Formula 1 chooses where races will be held, not the F1 media. The potential for controversy comes about when nearly any country is included or excluded from the F1 race calendar. Where else is the media convened to discuss any or all aspects of F1? Maybe Horner would wish to censor the media questions to only approved subjects and topics. (And approved by who? Horner or whomever he represents?)

    The world is a smaller place as we are all more interconnected by the internet, media reporting and the relative ease of world travel. F1 is my favorite sport, but to put on blinders and ignore any of what goes on in the world around us is nearly impossible. Formula 1 management chooses to follow the money to different parts of the world knowing full well that people may have questions or concerns about where, why and what may result.

    People want to be informed and I don’t blame them for wanting answers. F1 does not exist in its own little world, but in the real world of today and all that goes with that. There are causes and effects, always.

  13. This just in…Bernie Ecclestone and the FIA, in their infinite wisdom, have scheduled a race in the Ukraine. The race track will be built at the site of the MH17 plane crash. The greedy troll and his cronies strike again. Bernie the bastard would schedule a race in hell right next to Satan’s cage if the money was right.

  14. Not generally a Horner fan, but gotta agree with him on this one.

  15. F1 is a sport! An entertainment! It is not a platform for people to make a political, ethical or moral point! We as fans watch it to be ENTERTAINED! And Bernie does it for the money. The media, the fans, the team’s have no control over Bernie or the FIA, so just accept that and watch the ******* race in Russia. Who the he’ll cares what is going on in the world, we cannot and will not change anything. So just watch, smile and be ENTERTAINED, because that is all we can do.
    We don’t live in the 1700’s anymore. We can’t revolt in the same way, as the French did, so just let it go
    Russia has a race, accept it!

  16. “… I think it’s wrong to make Formula One a political statement or subject when we are a sport.” -Christian Horner

    “But we’ve always said as a support we try to disengage from taking a political angle on these things.” -Christian Horner

    Mr. Horner seems to forget that the F.I.A. has used F1 as a political tool in the past. Most notably at Bahrain in 2012 with the ‘Unif1ed. One nation in celebration.’

    I understand and agree that F1 shouldn’t become involved with a country’s politics, but at some point, it has to become in issue as to whether Formula 1 should race at any given country. Following the thinking presented by Christian Horner, would he be perfectly fine having a North Korean GP? As long as the F.I.A. say it’s safe right?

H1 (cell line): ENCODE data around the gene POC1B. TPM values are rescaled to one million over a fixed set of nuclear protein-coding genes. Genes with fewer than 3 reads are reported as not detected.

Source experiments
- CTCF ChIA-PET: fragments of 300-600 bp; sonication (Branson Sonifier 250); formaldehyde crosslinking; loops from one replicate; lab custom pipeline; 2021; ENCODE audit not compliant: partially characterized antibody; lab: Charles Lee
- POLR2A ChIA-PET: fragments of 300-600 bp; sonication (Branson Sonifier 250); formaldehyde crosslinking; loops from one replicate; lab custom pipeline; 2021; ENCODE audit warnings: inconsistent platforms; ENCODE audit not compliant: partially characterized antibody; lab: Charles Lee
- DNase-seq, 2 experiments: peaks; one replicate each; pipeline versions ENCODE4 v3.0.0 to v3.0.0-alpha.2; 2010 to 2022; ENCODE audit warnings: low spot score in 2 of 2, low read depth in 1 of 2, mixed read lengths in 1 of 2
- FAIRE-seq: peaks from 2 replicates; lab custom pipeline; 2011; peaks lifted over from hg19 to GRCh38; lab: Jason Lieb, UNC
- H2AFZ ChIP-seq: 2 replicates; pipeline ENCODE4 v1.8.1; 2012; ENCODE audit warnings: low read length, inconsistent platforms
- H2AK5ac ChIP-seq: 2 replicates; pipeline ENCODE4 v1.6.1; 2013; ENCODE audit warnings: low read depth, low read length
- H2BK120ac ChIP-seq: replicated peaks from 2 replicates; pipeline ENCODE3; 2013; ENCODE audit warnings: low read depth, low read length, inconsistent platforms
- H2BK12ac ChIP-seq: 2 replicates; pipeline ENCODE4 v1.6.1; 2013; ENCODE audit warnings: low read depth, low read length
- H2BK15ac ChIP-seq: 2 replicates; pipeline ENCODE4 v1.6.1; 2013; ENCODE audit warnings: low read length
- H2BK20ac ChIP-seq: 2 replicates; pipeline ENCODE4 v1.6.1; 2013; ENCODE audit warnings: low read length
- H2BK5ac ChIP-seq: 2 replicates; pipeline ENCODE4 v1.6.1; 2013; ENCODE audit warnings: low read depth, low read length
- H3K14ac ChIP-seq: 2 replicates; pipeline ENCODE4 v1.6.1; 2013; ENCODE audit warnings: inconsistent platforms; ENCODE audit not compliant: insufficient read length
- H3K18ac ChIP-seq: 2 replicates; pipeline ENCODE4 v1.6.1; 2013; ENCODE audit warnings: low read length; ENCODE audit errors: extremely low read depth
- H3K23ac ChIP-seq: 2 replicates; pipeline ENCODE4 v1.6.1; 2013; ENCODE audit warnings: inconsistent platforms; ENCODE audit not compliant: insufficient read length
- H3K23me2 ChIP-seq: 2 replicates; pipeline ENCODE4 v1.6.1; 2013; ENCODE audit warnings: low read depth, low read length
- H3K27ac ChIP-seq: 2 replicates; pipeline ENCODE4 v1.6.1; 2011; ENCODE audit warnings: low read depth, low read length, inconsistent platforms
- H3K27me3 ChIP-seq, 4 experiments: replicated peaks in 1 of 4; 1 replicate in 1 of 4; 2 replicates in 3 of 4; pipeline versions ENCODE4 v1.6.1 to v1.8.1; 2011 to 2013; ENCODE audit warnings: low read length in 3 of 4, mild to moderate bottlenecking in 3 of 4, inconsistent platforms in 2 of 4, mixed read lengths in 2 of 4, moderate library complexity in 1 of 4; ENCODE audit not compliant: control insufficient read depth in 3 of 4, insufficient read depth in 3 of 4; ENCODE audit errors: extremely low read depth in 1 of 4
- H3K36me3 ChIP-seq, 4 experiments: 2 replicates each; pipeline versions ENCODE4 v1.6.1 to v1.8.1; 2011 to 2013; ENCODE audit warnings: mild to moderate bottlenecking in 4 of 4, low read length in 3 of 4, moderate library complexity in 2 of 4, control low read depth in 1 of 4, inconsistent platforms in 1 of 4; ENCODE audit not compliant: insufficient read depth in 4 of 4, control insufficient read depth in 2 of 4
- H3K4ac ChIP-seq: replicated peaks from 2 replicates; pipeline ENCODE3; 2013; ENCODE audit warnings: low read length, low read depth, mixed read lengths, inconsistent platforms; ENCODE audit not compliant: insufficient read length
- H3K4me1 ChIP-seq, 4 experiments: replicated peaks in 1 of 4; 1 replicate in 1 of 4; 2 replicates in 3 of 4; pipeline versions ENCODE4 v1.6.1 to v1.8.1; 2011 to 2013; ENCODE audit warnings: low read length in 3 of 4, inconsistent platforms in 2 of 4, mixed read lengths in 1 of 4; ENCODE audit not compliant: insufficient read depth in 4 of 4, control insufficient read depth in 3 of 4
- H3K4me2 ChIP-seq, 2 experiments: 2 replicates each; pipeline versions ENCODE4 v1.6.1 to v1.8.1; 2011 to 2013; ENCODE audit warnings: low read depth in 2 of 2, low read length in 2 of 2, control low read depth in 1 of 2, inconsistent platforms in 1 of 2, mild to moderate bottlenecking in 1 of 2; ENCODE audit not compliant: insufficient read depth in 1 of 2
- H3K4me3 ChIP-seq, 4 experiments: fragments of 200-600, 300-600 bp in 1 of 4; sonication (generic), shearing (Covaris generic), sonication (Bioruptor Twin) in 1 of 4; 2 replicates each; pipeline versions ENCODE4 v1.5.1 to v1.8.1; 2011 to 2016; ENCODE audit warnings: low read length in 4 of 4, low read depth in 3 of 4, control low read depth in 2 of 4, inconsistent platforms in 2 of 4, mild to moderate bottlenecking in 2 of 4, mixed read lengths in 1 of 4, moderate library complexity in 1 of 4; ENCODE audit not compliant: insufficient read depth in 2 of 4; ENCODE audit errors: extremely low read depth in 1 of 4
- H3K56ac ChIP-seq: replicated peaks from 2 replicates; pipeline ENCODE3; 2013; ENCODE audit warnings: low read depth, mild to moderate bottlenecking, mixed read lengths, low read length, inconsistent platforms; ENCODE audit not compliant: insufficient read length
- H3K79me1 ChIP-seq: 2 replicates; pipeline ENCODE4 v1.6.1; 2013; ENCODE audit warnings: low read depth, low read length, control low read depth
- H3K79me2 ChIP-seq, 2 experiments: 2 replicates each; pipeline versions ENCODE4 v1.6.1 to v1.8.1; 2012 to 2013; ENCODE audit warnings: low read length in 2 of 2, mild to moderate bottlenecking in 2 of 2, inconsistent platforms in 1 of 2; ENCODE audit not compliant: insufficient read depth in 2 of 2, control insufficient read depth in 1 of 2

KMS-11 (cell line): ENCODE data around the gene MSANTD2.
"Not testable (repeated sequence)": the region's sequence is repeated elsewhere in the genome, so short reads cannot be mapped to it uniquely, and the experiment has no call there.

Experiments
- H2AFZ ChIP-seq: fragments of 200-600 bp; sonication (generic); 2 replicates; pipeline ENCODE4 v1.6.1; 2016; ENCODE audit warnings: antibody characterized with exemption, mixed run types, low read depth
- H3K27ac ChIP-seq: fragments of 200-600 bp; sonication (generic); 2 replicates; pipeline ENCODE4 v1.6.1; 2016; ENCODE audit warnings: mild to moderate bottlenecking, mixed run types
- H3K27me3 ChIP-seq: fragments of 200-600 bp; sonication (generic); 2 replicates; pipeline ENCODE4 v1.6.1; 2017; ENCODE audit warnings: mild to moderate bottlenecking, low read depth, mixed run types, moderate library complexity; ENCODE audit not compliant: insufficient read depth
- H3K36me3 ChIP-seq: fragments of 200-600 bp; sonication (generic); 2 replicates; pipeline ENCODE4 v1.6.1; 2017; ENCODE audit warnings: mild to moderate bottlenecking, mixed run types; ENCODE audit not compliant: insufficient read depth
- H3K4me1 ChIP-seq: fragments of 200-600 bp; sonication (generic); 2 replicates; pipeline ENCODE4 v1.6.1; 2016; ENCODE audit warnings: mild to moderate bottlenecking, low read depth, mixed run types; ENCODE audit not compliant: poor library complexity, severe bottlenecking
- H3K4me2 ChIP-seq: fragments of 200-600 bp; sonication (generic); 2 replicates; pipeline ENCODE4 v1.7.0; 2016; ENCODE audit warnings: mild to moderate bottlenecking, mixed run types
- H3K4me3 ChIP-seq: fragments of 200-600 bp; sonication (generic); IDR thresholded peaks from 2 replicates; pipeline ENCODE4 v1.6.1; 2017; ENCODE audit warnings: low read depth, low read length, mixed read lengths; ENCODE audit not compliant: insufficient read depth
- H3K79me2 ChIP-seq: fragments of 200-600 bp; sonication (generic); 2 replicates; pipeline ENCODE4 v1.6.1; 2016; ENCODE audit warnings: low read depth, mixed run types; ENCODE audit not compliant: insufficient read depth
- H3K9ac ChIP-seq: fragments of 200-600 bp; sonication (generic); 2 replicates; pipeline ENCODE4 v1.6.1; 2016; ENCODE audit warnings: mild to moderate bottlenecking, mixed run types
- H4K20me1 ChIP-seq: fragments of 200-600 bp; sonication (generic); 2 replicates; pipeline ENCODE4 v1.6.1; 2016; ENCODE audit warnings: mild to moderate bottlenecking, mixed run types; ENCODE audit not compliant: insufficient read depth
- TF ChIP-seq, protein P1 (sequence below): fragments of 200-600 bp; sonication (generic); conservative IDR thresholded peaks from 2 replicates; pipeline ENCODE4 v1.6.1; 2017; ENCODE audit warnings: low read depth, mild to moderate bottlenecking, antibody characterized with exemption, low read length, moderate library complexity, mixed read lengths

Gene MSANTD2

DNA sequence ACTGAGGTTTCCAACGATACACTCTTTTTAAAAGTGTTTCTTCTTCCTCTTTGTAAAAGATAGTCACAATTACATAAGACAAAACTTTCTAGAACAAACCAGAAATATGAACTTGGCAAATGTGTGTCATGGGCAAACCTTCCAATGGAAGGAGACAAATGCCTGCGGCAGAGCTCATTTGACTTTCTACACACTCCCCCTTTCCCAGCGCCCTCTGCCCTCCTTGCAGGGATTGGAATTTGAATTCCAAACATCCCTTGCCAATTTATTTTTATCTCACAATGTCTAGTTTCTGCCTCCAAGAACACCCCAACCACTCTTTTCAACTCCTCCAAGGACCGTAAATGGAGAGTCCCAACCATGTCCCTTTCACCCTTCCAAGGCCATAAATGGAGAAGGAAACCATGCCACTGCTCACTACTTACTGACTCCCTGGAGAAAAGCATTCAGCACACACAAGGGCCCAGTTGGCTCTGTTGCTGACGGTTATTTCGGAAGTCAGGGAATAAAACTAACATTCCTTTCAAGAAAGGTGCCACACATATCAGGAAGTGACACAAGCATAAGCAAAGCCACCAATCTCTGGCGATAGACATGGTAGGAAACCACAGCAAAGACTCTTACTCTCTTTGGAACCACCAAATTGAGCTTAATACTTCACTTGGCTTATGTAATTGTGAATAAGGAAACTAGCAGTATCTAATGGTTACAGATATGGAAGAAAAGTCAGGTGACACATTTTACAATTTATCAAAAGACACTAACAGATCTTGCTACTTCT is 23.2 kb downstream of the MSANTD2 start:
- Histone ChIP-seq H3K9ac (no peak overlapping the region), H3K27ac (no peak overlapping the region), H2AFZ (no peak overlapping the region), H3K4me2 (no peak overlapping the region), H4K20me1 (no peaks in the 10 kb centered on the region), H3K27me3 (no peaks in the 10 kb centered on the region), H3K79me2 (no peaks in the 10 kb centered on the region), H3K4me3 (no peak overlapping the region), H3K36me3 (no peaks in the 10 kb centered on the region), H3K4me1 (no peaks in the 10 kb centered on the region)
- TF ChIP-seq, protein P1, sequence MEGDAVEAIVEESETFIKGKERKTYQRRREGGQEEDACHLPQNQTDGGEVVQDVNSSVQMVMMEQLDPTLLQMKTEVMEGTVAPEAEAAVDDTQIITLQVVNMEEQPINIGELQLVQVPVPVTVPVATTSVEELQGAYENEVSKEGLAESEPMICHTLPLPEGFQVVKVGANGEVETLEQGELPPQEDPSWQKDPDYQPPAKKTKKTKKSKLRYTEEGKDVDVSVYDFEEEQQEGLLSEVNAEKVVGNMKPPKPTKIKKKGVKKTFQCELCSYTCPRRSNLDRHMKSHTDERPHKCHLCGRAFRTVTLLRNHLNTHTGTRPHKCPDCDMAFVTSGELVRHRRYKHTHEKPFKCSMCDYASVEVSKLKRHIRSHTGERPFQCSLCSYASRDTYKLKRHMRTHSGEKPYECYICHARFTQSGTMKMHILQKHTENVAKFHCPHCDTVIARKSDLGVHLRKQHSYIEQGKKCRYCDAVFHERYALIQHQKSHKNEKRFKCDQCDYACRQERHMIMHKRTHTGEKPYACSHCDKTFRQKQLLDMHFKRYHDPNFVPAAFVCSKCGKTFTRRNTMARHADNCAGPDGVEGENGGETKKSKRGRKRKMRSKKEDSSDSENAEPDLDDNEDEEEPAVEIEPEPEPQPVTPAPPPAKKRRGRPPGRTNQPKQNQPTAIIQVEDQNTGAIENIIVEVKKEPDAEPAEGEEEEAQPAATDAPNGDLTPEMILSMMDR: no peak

“It’s up to the FIA to guide us and we all follow what the FIA guidance is.” Christian Horner
    “The FIA is perfectly competent to determine where Formula One should be staged and not be staged.” -Christian Horner

    How about the North Sudanese GP? Or the Irianian GP? My point is, questioning whether the F1 circus should be be racing at any given country due to the uncertain political or moral climate is perfectly reasonable question for anybody to ask. And Christian Horner should realize this

    1. Tel Aviv anyone, or a quick blast down the Gaza Strip?
      South Somalia would be fun, the cars would never even get there. Held to ransom by pirates.

    2. @skitty4lb who exactly are we suggesting should be judge of Moral Climate ? Everybody has vested interest here !!!!

      Do you think if there is an Iranian GP tomorrow; Drivers , teams or Principals will say they will not race there ???? I doubt that .

      1. That’s more or less my point. How far are teams willing to go. If were never supposed to mix politics and sport, like Horner and others have stated then in theory an Iranian or N.Korean GP should be perfectly acceptable in their minds.

        And to answer your question, the Judges of the moral climate in F1 terms I suppose is Bernie Ecclestone and the F.I.A.

        If an Iranian GP were held tomorrow, I would hope that somebody would object. It happened South African 1985 that a country’s perceived immoral policies cause a team to withdraw from entering.

  17. Mr. Horner you disappoint to me as a human being! Motor racing is the most costly sport for the elites and it’s good to go to places which are peaceful and have good human rights causes eh. You don’t bring them or be at countries where you’re in the tracks and people are having huge problems and getting bullied big time by their rulers, worse when people are getting killed unnecessarily. So Mr. Horner it seems you are the kind to hide behind your leaders and fill your pocket and pretend all is well. I wonder what will you say if your family members were in MH17. Think hard and deep if you care.

    1. @johnbt

      you mean like the USA ?

      Is there any country on the calendar that doesnt have some kind of human rights issue?

      does that mean all GP’s should be held on a desolate island

  18. So Horner finally delvers his application for Bernie’s job.

  19. Journalists should keep focusing on these “negativities” and Horner should be ready to answer the uneasy questions a thousand more times. If he cannot handle them, he should get another job.

    And I do not believe that pointing out obvious violations of human rights in a particular country is a “political statement”, it is not like journalists ask Horner whether Red Bull prefer David Cameron over Ed Miliband or what they think about the bedroom tax.